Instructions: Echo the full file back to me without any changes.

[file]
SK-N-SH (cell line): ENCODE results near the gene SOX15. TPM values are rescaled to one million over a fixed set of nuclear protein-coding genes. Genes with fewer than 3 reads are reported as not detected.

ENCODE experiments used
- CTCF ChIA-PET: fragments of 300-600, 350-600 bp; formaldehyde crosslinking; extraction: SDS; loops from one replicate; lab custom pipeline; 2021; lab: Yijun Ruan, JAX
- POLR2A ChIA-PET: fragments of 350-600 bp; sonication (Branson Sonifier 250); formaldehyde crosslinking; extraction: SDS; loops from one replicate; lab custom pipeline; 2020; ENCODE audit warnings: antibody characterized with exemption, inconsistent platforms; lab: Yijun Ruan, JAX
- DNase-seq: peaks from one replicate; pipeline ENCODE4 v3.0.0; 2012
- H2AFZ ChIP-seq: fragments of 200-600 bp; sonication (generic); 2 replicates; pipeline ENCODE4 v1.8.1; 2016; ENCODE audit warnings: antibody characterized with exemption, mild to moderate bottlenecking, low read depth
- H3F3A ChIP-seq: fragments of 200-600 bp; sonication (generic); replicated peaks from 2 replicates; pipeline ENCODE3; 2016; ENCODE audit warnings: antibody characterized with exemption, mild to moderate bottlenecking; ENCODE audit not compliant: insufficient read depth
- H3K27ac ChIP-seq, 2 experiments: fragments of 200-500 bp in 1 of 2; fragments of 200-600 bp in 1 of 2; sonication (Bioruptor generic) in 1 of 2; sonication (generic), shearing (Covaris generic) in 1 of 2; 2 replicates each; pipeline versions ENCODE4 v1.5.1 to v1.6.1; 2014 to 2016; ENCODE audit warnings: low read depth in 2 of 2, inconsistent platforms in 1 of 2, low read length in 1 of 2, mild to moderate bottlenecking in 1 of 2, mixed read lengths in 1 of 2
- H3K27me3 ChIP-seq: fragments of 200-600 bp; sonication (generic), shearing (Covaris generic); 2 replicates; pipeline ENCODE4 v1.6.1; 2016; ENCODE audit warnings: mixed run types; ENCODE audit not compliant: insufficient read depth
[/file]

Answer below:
SK-N-SH (cell line): ENCODE results near the gene SOX15. TPM values are rescaled to one million over a fixed set of nuclear protein-coding genes. Genes with fewer than 3 reads are reported as not detected.

ENCODE experiments used
- CTCF ChIA-PET: fragments of 300-600, 350-600 bp; formaldehyde crosslinking; extraction: SDS; loops from one replicate; lab custom pipeline; 2021; lab: Yijun Ruan, JAX
- POLR2A ChIA-PET: fragments of 350-600 bp; sonication (Branson Sonifier 250); formaldehyde crosslinking; extraction: SDS; loops from one replicate; lab custom pipeline; 2020; ENCODE audit warnings: antibody characterized with exemption, inconsistent platforms; lab: Yijun Ruan, JAX
- DNase-seq: peaks from one replicate; pipeline ENCODE4 v3.0.0; 2012
- H2AFZ ChIP-seq: fragments of 200-600 bp; sonication (generic); 2 replicates; pipeline ENCODE4 v1.8.1; 2016; ENCODE audit warnings: antibody characterized with exemption, mild to moderate bottlenecking, low read depth
- H3F3A ChIP-seq: fragments of 200-600 bp; sonication (generic); replicated peaks from 2 replicates; pipeline ENCODE3; 2016; ENCODE audit warnings: antibody characterized with exemption, mild to moderate bottlenecking; ENCODE audit not compliant: insufficient read depth
- H3K27ac ChIP-seq, 2 experiments: fragments of 200-500 bp in 1 of 2; fragments of 200-600 bp in 1 of 2; sonication (Bioruptor generic) in 1 of 2; sonication (generic), shearing (Covaris generic) in 1 of 2; 2 replicates each; pipeline versions ENCODE4 v1.5.1 to v1.6.1; 2014 to 2016; ENCODE audit warnings: low read depth in 2 of 2, inconsistent platforms in 1 of 2, low read length in 1 of 2, mild to moderate bottlenecking in 1 of 2, mixed read lengths in 1 of 2
- H3K27me3 ChIP-seq: fragments of 200-600 bp; sonication (generic), shearing (Covaris generic); 2 replicates; pipeline ENCODE4 v1.6.1; 2016; ENCODE audit warnings: mixed run types; ENCODE audit not compliant: insufficient read depth